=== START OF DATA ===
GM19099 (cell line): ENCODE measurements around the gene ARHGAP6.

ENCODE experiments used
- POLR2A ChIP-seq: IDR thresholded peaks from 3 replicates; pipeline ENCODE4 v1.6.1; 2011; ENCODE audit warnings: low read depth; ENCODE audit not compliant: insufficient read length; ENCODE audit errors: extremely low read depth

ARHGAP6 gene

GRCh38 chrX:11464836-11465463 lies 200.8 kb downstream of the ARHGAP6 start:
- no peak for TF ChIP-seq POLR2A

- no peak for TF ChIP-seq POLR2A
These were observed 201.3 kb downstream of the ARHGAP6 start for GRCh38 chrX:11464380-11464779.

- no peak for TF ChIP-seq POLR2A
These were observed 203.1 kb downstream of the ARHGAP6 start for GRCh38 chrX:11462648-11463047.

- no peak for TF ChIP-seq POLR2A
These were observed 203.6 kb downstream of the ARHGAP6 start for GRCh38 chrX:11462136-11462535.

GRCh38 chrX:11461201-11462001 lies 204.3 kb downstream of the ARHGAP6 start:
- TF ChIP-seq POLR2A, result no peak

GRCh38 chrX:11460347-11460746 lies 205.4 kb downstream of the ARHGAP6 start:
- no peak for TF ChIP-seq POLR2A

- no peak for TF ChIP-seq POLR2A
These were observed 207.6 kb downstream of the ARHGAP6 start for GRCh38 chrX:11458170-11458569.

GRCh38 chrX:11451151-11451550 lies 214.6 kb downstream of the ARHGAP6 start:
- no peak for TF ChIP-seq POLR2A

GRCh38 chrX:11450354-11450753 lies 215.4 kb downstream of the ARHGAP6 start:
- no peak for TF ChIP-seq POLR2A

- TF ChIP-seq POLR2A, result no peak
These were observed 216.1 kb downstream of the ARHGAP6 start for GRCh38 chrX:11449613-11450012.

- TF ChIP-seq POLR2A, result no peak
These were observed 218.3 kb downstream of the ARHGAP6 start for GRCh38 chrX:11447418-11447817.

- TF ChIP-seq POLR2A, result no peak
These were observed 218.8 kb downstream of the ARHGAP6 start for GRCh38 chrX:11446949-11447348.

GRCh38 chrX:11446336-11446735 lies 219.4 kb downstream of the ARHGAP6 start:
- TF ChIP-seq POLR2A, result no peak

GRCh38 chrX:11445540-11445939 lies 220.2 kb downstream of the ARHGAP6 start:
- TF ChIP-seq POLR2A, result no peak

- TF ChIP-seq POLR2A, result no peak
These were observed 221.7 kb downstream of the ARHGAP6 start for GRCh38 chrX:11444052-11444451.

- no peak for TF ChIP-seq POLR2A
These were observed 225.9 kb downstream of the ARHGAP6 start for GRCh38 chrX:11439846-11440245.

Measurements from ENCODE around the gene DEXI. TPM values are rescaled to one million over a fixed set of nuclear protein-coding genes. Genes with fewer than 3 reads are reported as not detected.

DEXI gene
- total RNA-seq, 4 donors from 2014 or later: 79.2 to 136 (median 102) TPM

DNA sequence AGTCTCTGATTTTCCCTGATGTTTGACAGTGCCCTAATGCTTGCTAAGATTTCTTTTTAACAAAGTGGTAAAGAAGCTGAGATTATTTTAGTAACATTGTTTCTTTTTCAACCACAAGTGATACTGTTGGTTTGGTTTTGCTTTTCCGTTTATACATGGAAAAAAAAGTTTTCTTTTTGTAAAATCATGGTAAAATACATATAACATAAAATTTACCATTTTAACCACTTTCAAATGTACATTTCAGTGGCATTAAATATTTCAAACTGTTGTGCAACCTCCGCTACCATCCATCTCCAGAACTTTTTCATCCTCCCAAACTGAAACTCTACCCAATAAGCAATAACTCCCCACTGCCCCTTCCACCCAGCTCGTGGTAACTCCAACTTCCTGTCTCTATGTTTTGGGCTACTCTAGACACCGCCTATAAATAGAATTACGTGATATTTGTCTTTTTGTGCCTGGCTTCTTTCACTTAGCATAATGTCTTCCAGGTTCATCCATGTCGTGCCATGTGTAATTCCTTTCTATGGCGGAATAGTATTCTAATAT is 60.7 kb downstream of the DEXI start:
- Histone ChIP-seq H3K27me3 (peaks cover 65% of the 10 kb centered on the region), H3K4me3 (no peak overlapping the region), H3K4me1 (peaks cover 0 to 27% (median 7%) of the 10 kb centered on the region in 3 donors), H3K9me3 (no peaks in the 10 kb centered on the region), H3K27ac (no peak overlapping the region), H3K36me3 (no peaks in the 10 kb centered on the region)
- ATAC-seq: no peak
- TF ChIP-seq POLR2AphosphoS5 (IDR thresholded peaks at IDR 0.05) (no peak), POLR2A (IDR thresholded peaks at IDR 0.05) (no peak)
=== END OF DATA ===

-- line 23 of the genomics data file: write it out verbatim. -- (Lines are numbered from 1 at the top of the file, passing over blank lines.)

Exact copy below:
- TF ChIP-seq POLR2A, result no peak